How do I tell you then, Simone, without destroying the whole thing? Sometimes I feel she is a wild animal, maybe a fox; clever and shy, beautiful but fleeting, prized by all the hunters in the land and yet caught by none. But I am not a hunter and I can only think to sit here, quietly, with a hand outstretched, letting her come as close as she dare on her own terms and in her own time. Yet all the while yearning to put my hands through her soft fur, to connect, to share. Not to own, my darling. To share.
Love is not a chain and not a prison, marriage is not a tomb, I want to tell her. But these are poetries and philosophies and those are more my realm. She understands feelings and things that she can sense.
I am aching again and doing it to myself this time. But then she turns and smiles at me, and her dark hair flies for a moment in the wind, then lays against her cheeks and curls beneath her delicate chin and I see the wild majesty again, unchecked, unafraid. For a brief moment again I feel the fox fur between my fingers. I'm afraid to let it go. Then it dawns on me that perhaps I've been saying the wrong things all this time.
She lets me put my arms around her, and she's warm despite the cooling night air. I kiss her forehead.
"Are you somewhere?" she asks me.
"No, actually, this time I am right here with you."
"What is the matter, David?"
I look down at her, into her dark eyes and see miles of silk roads and a thousand and one nights of stories and adventure and complexities that I will gladly spend the rest of my life studying and trying to figure out.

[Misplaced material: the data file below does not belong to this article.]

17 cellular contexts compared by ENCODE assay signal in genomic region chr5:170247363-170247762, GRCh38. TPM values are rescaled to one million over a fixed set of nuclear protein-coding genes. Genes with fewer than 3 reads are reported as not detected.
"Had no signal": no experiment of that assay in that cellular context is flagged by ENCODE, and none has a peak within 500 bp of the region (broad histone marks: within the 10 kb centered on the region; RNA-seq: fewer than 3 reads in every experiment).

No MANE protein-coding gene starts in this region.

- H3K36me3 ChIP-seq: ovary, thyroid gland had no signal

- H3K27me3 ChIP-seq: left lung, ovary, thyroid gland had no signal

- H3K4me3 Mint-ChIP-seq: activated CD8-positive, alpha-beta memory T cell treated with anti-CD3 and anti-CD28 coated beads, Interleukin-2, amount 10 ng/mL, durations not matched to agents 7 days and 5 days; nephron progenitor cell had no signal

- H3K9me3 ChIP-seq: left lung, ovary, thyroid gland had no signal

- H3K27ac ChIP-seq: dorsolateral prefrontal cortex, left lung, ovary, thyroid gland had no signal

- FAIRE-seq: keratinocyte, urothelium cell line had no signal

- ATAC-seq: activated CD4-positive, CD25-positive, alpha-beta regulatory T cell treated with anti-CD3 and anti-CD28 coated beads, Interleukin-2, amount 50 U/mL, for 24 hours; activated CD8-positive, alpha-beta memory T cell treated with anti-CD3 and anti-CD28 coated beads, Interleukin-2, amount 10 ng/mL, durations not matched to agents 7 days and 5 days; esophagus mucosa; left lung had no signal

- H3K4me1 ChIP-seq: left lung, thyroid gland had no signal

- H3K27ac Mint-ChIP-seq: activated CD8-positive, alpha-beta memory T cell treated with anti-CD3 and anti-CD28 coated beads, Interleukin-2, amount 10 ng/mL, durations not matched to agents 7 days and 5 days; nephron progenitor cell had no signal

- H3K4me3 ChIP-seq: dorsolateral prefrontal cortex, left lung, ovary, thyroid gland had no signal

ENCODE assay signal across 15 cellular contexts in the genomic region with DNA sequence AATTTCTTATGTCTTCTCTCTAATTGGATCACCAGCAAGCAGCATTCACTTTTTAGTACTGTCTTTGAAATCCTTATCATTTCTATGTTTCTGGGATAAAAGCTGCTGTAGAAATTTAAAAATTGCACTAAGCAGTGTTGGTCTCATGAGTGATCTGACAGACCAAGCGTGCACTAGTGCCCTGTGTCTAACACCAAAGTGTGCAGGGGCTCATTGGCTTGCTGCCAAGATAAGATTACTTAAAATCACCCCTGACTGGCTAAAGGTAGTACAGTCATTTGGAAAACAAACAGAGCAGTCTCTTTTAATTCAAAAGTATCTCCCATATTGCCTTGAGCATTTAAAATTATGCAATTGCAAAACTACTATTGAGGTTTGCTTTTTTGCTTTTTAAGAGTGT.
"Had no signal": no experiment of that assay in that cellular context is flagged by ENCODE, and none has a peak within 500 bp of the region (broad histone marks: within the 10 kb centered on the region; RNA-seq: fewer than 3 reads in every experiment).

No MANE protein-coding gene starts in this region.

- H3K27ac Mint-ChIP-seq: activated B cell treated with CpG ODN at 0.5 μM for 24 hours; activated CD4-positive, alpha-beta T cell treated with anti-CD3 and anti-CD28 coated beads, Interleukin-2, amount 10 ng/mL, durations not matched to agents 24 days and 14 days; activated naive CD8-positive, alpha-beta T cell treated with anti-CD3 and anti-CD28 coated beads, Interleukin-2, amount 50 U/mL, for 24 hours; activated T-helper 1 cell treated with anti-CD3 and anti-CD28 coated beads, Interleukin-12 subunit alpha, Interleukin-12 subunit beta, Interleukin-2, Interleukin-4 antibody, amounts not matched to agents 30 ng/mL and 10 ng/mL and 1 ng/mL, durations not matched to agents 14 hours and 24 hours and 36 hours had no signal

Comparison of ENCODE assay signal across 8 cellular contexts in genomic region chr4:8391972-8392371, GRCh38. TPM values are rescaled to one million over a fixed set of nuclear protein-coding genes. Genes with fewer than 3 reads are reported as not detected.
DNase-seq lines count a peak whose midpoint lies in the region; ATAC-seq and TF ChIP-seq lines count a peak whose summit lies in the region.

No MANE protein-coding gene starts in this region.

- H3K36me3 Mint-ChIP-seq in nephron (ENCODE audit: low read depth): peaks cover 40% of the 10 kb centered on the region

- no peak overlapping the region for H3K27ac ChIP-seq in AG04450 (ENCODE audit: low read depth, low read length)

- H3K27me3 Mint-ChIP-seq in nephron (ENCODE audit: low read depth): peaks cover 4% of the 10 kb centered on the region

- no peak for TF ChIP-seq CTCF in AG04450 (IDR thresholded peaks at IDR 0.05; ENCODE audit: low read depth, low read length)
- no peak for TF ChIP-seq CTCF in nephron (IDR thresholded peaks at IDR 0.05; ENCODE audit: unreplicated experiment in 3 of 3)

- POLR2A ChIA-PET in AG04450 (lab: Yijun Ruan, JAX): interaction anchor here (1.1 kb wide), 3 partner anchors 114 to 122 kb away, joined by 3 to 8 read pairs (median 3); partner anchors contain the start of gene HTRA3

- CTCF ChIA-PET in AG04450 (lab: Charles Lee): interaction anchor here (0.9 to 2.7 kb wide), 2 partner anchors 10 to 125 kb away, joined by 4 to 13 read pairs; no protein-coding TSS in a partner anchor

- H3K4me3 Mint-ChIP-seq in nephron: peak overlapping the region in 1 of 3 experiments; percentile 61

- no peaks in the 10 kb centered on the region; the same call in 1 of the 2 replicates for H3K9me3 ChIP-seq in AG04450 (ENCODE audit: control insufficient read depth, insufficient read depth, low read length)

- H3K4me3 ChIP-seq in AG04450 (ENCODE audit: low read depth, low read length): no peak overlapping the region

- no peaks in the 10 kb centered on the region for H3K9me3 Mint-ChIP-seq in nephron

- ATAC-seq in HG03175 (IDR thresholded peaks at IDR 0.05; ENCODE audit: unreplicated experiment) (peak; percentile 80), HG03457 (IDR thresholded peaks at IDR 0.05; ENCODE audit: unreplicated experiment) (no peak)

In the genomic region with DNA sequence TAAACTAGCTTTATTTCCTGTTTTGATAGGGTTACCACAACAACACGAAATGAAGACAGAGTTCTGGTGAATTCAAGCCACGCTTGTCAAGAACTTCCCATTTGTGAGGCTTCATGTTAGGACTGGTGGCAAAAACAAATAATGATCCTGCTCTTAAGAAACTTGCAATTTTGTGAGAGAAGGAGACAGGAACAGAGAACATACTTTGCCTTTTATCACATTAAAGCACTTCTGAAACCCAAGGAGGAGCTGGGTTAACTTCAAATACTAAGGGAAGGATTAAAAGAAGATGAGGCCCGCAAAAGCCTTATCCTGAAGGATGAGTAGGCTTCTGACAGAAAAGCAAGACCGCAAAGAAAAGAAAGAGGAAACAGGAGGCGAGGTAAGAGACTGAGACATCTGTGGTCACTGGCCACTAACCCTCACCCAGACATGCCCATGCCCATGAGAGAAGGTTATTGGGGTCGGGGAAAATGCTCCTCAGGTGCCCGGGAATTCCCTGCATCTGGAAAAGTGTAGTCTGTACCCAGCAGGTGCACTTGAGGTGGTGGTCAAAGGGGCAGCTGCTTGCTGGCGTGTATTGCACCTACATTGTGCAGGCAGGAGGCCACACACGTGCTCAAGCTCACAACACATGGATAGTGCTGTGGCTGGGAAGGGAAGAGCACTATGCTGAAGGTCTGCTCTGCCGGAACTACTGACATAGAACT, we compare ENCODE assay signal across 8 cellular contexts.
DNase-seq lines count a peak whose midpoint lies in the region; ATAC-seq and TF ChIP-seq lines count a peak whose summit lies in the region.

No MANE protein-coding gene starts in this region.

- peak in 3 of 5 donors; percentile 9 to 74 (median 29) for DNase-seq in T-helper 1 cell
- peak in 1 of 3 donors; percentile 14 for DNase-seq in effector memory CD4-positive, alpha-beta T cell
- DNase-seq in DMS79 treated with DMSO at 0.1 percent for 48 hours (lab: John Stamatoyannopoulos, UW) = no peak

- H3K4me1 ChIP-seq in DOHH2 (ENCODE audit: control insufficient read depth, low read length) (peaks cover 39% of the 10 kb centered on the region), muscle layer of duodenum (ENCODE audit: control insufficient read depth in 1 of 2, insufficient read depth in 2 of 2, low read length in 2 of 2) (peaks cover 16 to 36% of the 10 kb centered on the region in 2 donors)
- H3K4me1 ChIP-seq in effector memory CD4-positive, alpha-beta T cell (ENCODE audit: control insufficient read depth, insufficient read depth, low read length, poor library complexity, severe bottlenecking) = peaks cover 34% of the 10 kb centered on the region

I should say it. Fear be damned. We never get anywhere being afraid, do we?
"I love you, Simone. Do you know that?"
"Darling." I tip her chin up so she has to look at me. "Listen. I love you. I will keep on loving you, no matter what happens."
"David…" She's getting nervous again, I can tell, and I feel the fox skittering back from my touch.
"Shh. No. I'm not asking again. It's fine. No, really, it is. I don't care if we get married, if that's not what you want. I just want to be with you."
"But… if we don't?"
"Then I don't care."
She is studying me with slightly narrowed eyes and I try to look back and impart all the things I've been thinking. I don't know how to say them, though. I get them organized in my head but when she looks at me they fall apart. So I try to will them to get to her by looking.
I take her hands. "I mean it. We'll be together, right?"
"I would hope so."
"Well, then, Simone, my love, will you please not marry me?"
And now she laughs, but her eyes are dewy and incredulous. "Why, yes," she says, bewildered, and she lays her head against my chest. "Why yes, I will."
I hold her tightly to me and run my hand through her silk hair. I think I feel the fox curl up in my lap. Maybe it understands now. Desperately, I want to keep this connection, but I don't know what else to say. Wise men are often wise enough to know when to shut it, I think, and I say nothing.
We stay like this for a long while, breathing, and I try to breathe in unison so I can feel her chest rise and fall with mine and I press my lips and nose to the top of her head. Behind us the white fish swims 'round and 'round the top of the water in wide, broadening circles, and the chestnut blossoms fall along the surface of the pool, making beautiful, unruly patterns of white on dark.
"You really want to get married, don't you?" she murmurs against me.
"I want what you want."
"But you do really want to, don't you?"
"Yes," I say. "I do."
"Ask me again next year," she tells me.
"We'll see about next year."
The aching thrums and fades out to nothing, and then I don't have to worry about timing my breathing with hers. It just happens. "Alright, little fox," I tell her. "I'll ask again next year."